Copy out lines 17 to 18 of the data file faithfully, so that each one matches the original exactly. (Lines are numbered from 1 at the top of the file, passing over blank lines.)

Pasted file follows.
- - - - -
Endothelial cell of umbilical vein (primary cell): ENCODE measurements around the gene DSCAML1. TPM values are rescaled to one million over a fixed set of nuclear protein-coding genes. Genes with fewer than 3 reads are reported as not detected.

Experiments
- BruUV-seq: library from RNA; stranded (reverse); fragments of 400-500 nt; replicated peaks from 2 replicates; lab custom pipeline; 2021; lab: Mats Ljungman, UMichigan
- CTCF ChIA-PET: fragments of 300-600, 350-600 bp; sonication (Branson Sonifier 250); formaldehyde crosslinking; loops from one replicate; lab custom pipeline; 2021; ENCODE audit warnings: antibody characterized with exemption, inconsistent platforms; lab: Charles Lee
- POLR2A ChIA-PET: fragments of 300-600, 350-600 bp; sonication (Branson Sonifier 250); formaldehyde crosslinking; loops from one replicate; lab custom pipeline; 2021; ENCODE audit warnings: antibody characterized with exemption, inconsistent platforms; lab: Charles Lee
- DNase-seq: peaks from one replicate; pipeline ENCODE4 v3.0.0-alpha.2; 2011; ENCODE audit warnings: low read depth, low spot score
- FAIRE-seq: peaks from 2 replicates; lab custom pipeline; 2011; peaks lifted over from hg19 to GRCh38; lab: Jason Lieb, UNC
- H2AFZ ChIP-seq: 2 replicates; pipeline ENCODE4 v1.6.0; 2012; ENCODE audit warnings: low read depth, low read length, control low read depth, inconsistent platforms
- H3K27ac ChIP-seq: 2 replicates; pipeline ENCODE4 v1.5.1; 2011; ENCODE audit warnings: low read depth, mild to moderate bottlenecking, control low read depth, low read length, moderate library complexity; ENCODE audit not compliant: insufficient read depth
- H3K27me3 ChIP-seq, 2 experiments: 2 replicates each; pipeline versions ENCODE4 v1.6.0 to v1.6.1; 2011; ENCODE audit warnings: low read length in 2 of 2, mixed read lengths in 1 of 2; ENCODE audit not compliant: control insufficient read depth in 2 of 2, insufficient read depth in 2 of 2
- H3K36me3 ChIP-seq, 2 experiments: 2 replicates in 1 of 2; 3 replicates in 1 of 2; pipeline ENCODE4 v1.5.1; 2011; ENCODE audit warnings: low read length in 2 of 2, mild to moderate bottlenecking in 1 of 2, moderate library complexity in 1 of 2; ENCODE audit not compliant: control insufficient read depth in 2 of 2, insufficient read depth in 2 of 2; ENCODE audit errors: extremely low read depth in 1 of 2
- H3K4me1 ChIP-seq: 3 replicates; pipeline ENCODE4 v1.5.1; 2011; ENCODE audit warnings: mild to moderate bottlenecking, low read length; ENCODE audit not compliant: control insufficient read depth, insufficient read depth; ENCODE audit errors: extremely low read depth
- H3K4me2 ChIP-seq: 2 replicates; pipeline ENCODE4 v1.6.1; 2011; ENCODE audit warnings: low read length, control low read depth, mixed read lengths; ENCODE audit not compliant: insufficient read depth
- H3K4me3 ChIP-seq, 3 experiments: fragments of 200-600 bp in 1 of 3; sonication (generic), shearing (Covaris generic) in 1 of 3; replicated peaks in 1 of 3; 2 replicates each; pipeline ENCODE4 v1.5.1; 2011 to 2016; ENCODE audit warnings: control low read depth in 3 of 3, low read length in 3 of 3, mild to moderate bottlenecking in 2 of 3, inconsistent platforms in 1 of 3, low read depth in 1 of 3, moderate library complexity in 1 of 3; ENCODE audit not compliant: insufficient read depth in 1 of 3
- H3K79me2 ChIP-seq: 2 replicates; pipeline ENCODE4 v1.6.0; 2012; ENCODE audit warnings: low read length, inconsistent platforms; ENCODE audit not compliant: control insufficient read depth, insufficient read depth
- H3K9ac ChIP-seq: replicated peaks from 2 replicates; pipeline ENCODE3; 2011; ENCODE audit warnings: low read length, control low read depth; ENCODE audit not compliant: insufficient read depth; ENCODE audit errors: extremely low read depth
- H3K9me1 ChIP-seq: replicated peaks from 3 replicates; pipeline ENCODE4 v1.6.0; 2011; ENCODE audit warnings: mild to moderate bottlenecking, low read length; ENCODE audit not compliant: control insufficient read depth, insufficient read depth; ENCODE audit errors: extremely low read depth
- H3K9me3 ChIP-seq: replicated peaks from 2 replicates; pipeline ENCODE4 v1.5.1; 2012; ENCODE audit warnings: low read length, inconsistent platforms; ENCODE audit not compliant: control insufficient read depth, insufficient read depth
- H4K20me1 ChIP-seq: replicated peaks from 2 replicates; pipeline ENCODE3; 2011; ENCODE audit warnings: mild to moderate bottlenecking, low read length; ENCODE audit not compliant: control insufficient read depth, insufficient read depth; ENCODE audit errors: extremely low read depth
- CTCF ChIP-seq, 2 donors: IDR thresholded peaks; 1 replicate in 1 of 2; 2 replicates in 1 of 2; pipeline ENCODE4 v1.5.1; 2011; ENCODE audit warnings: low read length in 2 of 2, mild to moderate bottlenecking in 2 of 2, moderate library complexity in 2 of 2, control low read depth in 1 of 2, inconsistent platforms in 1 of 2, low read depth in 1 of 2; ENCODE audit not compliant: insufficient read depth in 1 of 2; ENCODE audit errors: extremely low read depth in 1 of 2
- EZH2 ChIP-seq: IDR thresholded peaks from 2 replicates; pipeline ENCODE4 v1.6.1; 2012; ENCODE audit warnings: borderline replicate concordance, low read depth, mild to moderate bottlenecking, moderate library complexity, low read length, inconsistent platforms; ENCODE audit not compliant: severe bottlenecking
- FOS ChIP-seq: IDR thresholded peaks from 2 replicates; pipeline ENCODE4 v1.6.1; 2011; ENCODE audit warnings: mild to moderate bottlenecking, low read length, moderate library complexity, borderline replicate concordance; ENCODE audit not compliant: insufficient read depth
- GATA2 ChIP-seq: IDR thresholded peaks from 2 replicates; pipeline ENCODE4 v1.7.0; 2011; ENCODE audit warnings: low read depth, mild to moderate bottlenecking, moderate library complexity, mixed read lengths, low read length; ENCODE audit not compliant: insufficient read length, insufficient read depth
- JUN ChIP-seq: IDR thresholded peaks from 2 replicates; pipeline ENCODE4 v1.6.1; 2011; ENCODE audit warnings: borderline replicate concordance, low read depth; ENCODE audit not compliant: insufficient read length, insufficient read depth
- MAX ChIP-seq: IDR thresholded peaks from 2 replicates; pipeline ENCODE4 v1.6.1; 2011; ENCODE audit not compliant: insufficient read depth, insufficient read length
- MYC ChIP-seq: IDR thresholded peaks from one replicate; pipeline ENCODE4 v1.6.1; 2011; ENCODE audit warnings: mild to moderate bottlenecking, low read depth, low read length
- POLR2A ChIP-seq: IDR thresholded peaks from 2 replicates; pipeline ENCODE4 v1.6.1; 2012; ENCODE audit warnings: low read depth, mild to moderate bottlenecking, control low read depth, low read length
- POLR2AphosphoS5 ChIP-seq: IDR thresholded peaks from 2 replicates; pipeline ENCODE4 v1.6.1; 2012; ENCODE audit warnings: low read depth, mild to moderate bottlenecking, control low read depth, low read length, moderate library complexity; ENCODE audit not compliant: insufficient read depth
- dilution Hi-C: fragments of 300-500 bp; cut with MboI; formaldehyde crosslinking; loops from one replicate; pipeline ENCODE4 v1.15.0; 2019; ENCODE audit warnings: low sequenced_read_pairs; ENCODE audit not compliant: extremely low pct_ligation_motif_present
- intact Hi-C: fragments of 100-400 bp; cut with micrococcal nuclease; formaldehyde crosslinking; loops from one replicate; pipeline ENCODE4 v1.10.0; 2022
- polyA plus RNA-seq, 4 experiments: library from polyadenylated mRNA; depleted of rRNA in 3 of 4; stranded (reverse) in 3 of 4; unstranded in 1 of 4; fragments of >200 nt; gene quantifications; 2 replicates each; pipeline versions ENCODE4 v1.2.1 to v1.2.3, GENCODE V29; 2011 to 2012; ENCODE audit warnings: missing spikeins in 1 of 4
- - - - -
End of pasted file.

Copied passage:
- H3K9me1 ChIP-seq: replicated peaks from 3 replicates; pipeline ENCODE4 v1.6.0; 2011; ENCODE audit warnings: mild to moderate bottlenecking, low read length; ENCODE audit not compliant: control insufficient read depth, insufficient read depth; ENCODE audit errors: extremely low read depth
- H3K9me3 ChIP-seq: replicated peaks from 2 replicates; pipeline ENCODE4 v1.5.1; 2012; ENCODE audit warnings: low read length, inconsistent platforms; ENCODE audit not compliant: control insufficient read depth, insufficient read depth